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The Allies were deciphering signals from Luftwaffe units in Southern France, including those of Jafü Südfrankreich (Fighter Controller South France):


(File HW 5/547).

The pilot who crashed can be identified from the records of the Deutsche Dienststelle in Berlin: he was Leutnant Arndt-Richard Hupfeld, the leader of Rippert's Staffel, who was badly injured. The casualty report identifies his machine as a Bf 109 G-6, Werk Nummer 163231, marked "yellow 1."

Another intercept (CX/MSS/R.262(C), paragraph 7) states that aircraft 163231 had crash landed owing to lack of fuel and was being sent to the factory for repair. It never got that far, it was later found dismantled in a hangar at Avignon-Chateau Blanc by the Allies. (AIR51/281, MAAF Field Intelligence Unit – Report No. 11).

The 1./JGr. 200 also had to consign an aircraft for factory repair, Bf 109 G-6/U4 W.Nr. 441665 which suffered a breakdown on take-off. (The same Staffel had received two Bf 109 G-6/U4 from Wiesbaden the previous day: 441752, and 441754 which was fitted with FuG 16 and FuG 25A).

The deciphered report of the day's reconnaissance missions does not include any flights by 2./NAG 13's Fw 190s. (File DEFE 3/64, item XL 4202).

The USAAF did lose a Lightning over Southern France that day, an F-5B reconnaissance version. This is confirmed by Missing Air Crew Report 7339 which records that Second Lieutenant Gene C. Meredith (23rd Photographic Squadron) went missing in F-5B No. 42-68294 on 30 July 1944 on a mapping mission over the South of France:

"At about 301315B hours, Borgo [Corsica] Sector Control notified Squadron Operations that the pilot had called "Mayday" due to the fact that an enemy aircraft was attacking.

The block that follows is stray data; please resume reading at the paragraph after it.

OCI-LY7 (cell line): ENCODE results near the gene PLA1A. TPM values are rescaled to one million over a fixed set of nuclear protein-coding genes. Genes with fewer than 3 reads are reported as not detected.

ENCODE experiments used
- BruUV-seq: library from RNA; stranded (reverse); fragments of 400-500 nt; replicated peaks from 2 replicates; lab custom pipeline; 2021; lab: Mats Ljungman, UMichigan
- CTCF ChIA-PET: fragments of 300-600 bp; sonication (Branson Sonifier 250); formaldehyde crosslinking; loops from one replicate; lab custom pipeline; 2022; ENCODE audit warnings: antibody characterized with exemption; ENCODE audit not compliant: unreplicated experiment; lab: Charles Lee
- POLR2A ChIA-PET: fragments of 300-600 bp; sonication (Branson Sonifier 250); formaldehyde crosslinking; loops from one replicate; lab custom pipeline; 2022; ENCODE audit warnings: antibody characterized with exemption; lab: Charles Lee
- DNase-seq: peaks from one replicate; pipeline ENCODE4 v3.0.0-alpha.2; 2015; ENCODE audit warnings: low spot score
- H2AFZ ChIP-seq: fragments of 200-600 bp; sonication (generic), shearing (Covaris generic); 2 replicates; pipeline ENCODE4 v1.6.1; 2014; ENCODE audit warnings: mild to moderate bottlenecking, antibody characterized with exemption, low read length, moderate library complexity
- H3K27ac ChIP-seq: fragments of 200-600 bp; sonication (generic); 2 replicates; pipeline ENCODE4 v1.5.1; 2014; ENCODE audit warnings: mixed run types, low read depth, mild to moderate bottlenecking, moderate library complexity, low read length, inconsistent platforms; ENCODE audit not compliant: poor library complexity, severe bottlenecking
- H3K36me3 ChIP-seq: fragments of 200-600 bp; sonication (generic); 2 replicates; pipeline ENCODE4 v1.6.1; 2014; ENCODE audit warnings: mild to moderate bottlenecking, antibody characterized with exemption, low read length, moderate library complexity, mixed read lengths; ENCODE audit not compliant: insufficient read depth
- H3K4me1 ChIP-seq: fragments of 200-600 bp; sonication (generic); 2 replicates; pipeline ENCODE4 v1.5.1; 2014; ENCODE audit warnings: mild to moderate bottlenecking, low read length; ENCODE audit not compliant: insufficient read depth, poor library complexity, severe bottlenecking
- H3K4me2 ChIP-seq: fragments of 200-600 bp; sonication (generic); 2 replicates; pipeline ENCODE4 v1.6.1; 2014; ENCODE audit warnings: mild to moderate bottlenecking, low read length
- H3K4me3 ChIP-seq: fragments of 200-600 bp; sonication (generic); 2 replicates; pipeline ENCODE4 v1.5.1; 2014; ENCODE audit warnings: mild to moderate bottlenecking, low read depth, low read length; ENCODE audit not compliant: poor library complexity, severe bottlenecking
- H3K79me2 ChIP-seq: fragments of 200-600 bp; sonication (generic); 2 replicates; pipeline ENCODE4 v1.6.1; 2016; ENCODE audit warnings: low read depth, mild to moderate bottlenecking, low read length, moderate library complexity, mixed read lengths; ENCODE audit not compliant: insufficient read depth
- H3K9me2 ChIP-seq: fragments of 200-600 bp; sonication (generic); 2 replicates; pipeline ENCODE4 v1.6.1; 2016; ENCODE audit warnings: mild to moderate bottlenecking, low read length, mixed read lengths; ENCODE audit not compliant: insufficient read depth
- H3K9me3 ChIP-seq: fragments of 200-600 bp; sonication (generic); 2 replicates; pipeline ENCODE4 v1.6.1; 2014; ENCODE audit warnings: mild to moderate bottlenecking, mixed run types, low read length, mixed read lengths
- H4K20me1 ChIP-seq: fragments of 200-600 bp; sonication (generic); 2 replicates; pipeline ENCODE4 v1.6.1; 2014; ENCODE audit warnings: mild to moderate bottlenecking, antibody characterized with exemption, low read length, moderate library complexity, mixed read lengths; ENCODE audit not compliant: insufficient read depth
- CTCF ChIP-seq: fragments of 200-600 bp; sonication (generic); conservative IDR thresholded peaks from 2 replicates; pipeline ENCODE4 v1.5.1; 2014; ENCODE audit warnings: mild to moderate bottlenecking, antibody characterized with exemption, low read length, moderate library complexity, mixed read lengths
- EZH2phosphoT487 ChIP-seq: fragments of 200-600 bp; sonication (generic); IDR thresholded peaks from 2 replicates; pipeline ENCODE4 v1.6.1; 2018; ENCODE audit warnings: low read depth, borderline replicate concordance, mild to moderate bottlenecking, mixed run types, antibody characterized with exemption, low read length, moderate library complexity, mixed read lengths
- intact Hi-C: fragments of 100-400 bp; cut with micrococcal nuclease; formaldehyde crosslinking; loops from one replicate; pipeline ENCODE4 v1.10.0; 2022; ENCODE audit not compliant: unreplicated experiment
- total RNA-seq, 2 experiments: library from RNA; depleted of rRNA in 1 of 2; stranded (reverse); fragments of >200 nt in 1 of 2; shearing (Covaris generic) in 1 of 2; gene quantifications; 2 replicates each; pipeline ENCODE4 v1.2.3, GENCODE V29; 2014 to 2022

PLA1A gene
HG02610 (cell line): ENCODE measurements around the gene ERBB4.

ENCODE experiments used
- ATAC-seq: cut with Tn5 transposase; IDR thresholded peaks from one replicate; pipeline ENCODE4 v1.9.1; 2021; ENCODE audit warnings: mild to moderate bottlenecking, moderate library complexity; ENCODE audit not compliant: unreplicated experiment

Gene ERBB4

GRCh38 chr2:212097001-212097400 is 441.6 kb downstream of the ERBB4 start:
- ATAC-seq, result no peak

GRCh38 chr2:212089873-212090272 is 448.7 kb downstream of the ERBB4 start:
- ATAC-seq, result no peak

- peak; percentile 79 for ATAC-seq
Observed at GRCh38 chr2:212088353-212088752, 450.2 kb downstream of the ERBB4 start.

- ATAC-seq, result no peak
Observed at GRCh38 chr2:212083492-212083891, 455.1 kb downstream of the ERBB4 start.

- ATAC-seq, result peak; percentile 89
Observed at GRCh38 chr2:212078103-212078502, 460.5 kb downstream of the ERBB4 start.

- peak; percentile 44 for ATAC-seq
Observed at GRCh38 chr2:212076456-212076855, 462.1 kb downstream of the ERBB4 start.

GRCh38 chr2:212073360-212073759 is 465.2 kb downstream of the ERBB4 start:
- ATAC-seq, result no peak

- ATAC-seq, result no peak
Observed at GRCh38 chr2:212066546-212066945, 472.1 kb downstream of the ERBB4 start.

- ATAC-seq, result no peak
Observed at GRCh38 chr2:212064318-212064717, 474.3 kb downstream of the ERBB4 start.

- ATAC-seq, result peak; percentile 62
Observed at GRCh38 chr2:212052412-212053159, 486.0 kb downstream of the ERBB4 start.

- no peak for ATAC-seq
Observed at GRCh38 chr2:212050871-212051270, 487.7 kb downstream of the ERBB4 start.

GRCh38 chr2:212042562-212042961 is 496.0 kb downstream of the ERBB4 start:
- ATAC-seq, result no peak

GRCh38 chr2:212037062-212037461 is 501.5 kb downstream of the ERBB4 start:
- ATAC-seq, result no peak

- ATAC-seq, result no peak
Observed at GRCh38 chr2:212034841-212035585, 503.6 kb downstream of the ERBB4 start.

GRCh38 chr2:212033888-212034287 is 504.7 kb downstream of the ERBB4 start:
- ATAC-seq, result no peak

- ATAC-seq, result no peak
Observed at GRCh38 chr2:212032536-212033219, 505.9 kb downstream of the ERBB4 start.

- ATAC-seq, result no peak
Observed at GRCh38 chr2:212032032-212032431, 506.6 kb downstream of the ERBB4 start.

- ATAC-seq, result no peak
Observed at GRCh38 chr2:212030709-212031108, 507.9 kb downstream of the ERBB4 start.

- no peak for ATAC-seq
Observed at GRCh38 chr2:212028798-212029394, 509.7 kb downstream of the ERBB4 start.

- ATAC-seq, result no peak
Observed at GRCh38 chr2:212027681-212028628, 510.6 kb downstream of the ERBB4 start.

At 301310B hours [= 13.10 hrs. local time, 30 July] Lt. Meredith called Sector Control and requested a homing. No evidence of difficulty was displayed at this time. At 3031313B hours, the pilot called "Mayday" stating than [sic] an enemy aircraft was behind and gaining. At that time his position was estimated to be 4324N 0712E. At 301314½B hours, the pilot called again with the message that the enemy was still gaining. This was the last word from Lt. Meredith. At that time. his position was estimated to be 4322N 0724E.

Radar reported a fix at 4307N 0756E at 301315B hours. This is regarded to be a more accurate position. Radar also reported one (1) hostile aircraft turning Northwest from this point. Other information reported that one (1) German aircraft claimed a victory over an American aircraft at this time."

Further evidence came from Georg Pemler who at that time had been a Leutnant with 2./NAG 13 (his rank and service with NAG 13 are corroborated by a deciphered signal):

"We carefully reviewed the reported and confirmed shootdowns scored by Jagdfliegerrführer 3 (Südfrankreich) and thus JGr. 200:

… Fw. Guth two P-38s confirmed shot down (29 April and 30 July 1944)."

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All file references are from the National Archives, Kew London and the Bundesarchov-Militärarchiv, Freiburg-im-Breisgau.

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